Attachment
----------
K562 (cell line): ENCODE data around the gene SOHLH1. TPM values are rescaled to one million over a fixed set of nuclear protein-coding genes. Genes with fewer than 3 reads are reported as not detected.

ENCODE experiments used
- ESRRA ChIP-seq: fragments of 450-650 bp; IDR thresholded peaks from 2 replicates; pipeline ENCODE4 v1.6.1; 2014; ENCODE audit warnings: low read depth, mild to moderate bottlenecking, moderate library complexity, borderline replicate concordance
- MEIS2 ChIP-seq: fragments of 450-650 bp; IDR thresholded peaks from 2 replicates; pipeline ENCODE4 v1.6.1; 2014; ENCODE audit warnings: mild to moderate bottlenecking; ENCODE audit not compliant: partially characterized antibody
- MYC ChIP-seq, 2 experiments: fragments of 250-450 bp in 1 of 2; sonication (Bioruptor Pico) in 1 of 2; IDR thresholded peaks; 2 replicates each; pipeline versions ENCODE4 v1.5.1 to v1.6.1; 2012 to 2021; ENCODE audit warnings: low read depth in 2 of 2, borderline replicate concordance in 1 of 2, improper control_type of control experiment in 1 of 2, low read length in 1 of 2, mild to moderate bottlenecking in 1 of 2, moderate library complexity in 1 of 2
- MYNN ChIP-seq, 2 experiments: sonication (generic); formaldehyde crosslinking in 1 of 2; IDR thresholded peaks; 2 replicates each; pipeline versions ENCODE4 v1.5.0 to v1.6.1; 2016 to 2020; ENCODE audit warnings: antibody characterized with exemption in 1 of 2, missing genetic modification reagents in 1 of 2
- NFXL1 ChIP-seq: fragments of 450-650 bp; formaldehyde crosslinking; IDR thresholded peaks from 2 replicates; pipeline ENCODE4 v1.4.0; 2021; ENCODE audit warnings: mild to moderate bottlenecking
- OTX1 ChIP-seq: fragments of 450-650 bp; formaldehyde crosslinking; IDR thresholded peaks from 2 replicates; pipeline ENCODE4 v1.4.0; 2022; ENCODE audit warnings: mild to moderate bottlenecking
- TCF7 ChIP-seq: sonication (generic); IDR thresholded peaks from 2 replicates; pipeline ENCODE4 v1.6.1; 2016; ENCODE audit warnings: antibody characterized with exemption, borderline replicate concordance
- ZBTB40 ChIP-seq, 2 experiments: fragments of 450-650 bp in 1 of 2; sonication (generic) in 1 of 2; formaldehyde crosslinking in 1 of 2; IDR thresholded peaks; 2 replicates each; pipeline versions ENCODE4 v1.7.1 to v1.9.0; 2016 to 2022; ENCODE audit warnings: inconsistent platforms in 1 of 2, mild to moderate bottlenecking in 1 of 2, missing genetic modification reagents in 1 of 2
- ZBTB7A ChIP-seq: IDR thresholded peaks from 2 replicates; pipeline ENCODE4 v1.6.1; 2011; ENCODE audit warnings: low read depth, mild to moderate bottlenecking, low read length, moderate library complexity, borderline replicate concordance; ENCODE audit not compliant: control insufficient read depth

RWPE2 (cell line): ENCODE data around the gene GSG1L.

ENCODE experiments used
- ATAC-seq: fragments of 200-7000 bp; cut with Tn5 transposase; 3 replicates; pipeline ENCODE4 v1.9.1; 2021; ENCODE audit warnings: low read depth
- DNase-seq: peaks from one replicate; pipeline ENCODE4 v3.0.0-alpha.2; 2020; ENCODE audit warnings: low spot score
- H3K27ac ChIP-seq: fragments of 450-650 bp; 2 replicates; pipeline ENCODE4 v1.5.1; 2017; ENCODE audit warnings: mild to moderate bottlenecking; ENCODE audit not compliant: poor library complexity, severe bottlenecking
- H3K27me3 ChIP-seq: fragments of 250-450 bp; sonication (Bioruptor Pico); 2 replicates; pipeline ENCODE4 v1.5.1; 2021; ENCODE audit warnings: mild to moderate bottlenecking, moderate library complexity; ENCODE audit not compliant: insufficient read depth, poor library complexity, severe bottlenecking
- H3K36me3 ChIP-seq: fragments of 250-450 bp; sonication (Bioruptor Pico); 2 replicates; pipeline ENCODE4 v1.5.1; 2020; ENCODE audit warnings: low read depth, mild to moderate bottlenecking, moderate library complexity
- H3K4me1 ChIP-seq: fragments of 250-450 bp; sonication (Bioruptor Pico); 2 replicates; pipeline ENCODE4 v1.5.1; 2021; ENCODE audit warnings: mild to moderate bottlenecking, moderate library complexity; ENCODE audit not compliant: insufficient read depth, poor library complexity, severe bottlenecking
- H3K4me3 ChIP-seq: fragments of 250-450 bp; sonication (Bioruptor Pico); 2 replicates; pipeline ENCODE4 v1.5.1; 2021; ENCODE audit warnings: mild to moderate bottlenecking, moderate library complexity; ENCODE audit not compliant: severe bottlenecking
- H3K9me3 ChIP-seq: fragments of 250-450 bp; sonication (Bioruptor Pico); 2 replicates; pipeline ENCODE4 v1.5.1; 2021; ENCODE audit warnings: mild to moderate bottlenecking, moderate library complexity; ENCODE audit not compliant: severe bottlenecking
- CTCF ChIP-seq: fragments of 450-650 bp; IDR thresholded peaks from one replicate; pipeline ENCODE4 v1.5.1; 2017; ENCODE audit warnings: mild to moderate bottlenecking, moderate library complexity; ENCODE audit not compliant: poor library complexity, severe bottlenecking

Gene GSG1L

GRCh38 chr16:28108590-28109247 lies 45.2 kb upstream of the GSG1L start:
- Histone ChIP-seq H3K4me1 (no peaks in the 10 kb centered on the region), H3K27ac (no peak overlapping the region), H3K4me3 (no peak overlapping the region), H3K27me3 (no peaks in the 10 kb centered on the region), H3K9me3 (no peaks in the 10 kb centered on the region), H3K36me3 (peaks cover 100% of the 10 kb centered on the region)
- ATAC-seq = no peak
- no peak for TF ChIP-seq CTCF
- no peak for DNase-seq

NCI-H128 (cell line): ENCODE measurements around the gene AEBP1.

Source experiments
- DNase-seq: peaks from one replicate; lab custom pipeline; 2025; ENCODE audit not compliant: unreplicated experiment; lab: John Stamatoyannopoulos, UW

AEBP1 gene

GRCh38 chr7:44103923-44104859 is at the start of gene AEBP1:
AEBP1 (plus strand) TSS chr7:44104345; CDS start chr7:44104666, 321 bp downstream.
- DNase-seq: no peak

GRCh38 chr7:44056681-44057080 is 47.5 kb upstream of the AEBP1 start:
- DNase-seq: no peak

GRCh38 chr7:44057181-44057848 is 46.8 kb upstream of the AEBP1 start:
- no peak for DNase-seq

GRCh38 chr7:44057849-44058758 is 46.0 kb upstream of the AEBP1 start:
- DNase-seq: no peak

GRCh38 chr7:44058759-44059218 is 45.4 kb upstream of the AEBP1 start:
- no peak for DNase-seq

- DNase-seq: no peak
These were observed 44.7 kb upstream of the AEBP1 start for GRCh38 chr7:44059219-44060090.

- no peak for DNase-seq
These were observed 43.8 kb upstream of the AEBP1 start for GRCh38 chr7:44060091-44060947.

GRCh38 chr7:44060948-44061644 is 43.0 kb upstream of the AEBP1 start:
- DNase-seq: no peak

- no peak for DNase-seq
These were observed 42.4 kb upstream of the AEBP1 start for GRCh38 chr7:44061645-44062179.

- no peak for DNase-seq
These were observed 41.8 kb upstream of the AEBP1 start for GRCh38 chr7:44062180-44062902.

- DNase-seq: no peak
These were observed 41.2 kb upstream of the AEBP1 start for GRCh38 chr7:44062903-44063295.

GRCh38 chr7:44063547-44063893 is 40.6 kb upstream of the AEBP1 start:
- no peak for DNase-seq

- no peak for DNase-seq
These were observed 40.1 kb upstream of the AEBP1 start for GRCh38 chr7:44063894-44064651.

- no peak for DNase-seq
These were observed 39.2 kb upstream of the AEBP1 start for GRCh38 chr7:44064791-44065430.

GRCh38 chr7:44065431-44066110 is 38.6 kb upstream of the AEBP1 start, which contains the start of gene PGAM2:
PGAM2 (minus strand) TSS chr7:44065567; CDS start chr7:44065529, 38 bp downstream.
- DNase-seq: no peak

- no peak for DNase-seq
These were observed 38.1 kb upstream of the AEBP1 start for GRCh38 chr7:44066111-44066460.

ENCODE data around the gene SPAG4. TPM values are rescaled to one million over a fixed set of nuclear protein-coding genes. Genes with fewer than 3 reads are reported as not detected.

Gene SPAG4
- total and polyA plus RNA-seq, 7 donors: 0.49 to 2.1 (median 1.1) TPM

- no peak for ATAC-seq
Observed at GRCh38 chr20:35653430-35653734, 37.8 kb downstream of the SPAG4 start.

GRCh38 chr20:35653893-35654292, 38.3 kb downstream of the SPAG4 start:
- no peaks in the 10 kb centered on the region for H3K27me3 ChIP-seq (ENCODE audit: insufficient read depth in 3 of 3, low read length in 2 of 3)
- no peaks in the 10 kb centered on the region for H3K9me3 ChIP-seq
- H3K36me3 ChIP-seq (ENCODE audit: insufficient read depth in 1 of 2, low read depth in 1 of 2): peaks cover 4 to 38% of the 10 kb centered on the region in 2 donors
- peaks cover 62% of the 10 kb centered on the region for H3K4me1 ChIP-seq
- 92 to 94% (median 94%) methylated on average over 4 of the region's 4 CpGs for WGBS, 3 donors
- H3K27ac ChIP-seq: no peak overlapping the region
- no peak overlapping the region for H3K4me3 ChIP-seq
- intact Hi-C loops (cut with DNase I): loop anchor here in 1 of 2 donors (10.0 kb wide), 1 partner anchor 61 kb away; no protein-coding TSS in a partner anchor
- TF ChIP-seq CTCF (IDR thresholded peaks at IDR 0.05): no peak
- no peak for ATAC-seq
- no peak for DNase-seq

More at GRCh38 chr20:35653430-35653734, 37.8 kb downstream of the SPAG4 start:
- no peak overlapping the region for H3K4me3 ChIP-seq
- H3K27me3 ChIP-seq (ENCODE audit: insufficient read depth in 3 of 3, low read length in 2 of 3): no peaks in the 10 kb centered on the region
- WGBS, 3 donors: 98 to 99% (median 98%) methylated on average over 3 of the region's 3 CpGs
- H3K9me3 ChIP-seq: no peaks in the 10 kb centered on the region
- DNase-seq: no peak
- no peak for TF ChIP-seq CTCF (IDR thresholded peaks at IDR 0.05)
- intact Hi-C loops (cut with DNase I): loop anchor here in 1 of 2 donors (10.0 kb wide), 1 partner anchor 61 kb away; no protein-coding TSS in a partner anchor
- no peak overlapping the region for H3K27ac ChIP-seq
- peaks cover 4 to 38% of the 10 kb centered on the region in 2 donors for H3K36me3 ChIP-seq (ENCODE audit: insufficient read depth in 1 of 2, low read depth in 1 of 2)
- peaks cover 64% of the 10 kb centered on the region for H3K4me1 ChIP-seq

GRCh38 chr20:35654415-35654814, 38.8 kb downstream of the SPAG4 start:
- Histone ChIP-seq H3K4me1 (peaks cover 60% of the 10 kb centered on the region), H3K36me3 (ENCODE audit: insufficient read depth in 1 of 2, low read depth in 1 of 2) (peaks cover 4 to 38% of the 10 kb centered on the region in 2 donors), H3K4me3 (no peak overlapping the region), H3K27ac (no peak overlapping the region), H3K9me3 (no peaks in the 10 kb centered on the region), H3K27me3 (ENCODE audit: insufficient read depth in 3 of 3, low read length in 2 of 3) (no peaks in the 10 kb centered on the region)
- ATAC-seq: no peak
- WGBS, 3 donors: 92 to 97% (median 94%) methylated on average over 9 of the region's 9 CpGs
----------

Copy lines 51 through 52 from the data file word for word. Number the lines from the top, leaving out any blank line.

These were observed 42.4 kb upstream of the AEBP1 start for GRCh38 chr7:44061645-44062179.

- no peak for DNase-seq